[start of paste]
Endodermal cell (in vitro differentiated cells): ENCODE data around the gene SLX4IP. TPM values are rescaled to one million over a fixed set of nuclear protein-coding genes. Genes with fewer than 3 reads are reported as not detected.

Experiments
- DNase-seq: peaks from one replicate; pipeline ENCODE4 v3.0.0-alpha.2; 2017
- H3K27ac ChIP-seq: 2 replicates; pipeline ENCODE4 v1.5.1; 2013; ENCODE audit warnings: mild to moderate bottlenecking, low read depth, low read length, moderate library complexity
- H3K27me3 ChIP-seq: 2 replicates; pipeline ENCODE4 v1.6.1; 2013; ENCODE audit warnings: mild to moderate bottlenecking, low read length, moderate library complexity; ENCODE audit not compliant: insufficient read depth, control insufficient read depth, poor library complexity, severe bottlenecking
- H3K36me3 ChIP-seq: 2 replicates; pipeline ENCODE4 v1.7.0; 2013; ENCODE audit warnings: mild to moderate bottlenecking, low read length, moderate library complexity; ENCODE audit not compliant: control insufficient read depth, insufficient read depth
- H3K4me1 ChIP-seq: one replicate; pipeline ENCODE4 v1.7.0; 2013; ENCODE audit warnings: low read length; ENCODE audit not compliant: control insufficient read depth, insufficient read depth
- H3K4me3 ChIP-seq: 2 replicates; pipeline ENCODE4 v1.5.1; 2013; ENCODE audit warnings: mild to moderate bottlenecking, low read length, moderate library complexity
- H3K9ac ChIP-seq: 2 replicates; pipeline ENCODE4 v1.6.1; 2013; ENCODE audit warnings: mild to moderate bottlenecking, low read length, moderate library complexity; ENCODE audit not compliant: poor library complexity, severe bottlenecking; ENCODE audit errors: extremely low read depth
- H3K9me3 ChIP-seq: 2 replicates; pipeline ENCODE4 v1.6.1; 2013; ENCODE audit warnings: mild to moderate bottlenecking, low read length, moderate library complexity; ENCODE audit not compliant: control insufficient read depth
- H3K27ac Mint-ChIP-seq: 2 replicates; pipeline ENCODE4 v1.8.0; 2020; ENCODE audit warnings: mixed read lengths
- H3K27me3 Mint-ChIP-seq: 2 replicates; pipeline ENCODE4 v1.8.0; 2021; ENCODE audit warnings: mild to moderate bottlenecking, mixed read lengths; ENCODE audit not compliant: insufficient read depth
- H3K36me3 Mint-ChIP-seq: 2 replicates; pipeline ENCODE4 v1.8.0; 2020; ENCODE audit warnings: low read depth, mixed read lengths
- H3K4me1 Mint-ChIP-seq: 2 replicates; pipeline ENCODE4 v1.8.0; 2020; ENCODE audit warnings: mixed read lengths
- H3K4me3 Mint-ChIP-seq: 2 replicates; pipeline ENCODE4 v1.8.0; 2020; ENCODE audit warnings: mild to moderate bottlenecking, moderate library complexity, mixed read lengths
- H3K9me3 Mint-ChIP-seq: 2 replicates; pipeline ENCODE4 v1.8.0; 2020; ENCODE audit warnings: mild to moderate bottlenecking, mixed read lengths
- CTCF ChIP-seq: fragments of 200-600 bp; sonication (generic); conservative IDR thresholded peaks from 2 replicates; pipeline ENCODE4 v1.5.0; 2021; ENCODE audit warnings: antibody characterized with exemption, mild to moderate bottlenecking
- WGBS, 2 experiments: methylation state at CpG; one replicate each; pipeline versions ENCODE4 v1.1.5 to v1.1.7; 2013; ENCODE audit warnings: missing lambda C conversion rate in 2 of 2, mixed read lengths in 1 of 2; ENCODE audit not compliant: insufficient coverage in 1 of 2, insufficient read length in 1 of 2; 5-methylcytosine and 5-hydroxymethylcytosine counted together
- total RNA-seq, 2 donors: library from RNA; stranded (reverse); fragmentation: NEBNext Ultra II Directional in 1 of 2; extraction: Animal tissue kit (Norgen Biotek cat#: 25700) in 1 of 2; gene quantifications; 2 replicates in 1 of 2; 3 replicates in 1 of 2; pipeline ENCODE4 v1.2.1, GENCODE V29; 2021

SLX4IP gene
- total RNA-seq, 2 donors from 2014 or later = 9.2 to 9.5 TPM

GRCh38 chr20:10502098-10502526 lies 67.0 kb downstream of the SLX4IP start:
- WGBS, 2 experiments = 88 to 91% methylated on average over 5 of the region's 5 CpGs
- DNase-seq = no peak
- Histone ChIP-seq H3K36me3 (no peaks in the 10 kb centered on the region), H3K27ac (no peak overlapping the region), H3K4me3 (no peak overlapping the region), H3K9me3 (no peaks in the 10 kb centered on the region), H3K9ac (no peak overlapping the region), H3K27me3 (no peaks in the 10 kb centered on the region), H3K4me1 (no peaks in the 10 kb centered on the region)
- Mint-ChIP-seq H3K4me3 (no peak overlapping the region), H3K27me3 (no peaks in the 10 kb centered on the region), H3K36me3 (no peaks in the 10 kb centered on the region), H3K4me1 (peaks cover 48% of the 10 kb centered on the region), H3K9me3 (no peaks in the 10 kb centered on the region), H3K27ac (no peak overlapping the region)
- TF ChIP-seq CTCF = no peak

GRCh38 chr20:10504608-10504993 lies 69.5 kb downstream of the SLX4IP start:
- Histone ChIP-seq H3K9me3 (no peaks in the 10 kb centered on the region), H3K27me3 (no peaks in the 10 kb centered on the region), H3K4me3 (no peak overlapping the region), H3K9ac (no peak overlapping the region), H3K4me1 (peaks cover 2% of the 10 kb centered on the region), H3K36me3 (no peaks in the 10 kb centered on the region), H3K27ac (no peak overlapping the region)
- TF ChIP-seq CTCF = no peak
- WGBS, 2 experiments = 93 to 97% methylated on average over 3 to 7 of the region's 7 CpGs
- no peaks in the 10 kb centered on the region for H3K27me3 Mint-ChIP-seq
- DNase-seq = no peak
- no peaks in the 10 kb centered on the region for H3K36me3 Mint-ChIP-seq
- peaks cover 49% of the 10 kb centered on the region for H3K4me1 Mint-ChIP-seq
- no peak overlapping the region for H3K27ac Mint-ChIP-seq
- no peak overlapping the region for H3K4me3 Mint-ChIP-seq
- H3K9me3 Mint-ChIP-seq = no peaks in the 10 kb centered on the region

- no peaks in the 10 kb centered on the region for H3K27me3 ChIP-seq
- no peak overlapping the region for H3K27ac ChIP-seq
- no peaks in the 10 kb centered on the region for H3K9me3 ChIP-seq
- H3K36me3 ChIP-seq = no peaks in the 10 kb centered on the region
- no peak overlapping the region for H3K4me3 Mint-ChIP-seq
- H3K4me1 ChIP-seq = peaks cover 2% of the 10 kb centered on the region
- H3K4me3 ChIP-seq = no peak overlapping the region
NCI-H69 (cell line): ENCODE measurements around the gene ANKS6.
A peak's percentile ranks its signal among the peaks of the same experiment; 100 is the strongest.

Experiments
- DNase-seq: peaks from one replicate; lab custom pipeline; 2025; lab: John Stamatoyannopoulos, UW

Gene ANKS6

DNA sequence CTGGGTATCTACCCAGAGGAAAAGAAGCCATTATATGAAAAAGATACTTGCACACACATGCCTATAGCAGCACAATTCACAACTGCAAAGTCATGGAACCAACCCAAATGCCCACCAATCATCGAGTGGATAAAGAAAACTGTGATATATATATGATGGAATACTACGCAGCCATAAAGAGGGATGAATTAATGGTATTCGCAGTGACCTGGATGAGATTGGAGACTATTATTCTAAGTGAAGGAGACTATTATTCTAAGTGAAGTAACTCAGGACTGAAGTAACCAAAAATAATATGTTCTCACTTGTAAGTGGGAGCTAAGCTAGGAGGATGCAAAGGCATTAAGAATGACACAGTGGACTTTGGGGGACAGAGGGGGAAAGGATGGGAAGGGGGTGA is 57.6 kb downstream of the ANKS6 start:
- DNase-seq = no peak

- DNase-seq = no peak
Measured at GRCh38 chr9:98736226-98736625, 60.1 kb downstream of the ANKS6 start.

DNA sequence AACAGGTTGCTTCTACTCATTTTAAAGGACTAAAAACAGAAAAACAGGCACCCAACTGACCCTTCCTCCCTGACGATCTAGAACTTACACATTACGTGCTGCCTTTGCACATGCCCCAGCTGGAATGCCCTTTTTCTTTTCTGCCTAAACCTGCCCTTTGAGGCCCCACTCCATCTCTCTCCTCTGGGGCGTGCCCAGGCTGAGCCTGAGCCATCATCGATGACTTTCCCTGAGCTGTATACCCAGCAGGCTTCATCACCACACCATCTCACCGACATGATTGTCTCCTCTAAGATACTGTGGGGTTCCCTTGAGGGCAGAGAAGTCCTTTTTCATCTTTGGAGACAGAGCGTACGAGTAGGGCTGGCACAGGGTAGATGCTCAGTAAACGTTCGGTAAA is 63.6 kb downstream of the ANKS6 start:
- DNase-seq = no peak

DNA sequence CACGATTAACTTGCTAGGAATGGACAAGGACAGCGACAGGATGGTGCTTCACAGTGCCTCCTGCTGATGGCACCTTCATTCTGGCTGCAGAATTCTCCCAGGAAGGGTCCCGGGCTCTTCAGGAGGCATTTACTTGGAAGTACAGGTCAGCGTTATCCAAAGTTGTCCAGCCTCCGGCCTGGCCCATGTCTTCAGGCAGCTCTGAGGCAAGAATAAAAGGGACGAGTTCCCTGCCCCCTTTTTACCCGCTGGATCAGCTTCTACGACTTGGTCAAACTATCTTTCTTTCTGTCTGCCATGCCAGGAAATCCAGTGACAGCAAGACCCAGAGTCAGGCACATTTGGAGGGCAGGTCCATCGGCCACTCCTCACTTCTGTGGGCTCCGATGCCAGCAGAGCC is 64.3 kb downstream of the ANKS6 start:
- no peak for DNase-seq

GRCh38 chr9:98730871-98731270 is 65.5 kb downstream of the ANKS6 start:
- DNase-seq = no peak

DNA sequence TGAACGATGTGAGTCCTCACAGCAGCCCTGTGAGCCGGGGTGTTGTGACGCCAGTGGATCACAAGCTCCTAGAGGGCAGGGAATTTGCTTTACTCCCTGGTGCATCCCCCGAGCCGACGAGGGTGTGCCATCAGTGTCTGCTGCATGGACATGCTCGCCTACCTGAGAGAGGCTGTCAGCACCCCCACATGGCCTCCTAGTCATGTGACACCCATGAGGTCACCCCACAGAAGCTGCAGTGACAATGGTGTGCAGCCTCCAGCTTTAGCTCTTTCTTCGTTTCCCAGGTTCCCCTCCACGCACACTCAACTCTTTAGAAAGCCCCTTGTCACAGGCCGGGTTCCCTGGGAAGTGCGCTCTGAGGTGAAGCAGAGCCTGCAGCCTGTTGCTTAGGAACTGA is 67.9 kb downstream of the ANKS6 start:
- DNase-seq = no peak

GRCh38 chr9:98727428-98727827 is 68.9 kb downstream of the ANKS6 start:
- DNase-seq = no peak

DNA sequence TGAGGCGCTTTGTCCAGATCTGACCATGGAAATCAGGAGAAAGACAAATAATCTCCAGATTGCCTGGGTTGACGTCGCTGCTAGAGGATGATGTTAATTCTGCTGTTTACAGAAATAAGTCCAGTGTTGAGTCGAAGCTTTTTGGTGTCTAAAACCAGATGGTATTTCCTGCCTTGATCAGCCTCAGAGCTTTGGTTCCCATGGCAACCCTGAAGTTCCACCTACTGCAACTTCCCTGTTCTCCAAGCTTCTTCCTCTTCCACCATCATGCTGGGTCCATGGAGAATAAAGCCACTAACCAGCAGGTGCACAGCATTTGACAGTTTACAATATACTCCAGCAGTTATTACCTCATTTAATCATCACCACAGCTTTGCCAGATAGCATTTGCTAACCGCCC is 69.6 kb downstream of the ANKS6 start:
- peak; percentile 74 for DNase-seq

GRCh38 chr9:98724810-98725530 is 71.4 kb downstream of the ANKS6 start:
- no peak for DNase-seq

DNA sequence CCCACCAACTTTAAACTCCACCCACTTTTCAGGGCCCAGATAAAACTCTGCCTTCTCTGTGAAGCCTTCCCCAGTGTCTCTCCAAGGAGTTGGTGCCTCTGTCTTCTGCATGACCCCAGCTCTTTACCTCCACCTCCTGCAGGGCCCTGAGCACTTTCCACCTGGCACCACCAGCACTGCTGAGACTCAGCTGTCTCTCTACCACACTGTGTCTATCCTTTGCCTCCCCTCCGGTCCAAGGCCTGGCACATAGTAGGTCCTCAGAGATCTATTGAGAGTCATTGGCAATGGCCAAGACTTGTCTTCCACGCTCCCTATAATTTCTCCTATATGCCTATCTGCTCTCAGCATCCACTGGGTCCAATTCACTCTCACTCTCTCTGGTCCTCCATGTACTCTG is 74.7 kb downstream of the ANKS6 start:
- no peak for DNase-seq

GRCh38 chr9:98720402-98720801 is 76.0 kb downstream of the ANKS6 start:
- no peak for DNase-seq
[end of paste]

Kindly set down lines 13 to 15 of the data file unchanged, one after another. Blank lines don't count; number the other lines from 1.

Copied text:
- H3K36me3 Mint-ChIP-seq: 2 replicates; pipeline ENCODE4 v1.8.0; 2020; ENCODE audit warnings: low read depth, mixed read lengths
- H3K4me1 Mint-ChIP-seq: 2 replicates; pipeline ENCODE4 v1.8.0; 2020; ENCODE audit warnings: mixed read lengths
- H3K4me3 Mint-ChIP-seq: 2 replicates; pipeline ENCODE4 v1.8.0; 2020; ENCODE audit warnings: mild to moderate bottlenecking, moderate library complexity, mixed read lengths